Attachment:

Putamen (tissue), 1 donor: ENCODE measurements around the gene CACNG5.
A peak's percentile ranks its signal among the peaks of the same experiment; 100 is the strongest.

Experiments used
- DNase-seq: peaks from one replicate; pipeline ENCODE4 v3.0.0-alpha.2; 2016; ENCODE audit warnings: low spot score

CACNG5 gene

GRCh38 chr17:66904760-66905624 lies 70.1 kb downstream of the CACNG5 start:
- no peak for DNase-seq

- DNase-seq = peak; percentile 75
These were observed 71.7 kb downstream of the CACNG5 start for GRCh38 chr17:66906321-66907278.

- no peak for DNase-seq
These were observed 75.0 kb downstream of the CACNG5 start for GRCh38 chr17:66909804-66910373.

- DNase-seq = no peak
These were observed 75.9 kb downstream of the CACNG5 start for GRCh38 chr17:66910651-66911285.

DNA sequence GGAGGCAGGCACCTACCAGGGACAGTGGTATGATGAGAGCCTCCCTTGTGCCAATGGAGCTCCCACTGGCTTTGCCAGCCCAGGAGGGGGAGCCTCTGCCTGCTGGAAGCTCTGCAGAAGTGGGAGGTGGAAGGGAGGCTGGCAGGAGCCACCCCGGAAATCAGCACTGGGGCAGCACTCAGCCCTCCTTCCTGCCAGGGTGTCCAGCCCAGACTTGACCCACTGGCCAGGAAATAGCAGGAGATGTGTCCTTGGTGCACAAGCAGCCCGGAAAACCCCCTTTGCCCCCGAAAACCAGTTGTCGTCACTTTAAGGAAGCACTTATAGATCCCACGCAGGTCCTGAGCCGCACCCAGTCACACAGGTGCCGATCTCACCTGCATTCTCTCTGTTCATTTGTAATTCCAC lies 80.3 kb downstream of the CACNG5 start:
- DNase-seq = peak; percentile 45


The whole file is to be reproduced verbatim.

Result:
Putamen (tissue), 1 donor: ENCODE measurements around the gene CACNG5.
A peak's percentile ranks its signal among the peaks of the same experiment; 100 is the strongest.

Experiments used
- DNase-seq: peaks from one replicate; pipeline ENCODE4 v3.0.0-alpha.2; 2016; ENCODE audit warnings: low spot score

CACNG5 gene

GRCh38 chr17:66904760-66905624 lies 70.1 kb downstream of the CACNG5 start:
- no peak for DNase-seq

- DNase-seq = peak; percentile 75
These were observed 71.7 kb downstream of the CACNG5 start for GRCh38 chr17:66906321-66907278.

- no peak for DNase-seq
These were observed 75.0 kb downstream of the CACNG5 start for GRCh38 chr17:66909804-66910373.

- DNase-seq = no peak
These were observed 75.9 kb downstream of the CACNG5 start for GRCh38 chr17:66910651-66911285.

DNA sequence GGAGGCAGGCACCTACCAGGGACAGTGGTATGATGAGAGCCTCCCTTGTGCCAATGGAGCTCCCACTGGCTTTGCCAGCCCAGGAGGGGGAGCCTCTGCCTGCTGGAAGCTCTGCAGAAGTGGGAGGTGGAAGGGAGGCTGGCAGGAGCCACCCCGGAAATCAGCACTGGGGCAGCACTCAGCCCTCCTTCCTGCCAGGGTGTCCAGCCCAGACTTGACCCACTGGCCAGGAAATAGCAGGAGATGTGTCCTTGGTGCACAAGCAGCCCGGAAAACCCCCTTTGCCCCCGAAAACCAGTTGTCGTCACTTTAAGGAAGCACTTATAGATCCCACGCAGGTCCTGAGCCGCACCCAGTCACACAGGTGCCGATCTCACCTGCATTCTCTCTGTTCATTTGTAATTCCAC lies 80.3 kb downstream of the CACNG5 start:
- DNase-seq = peak; percentile 45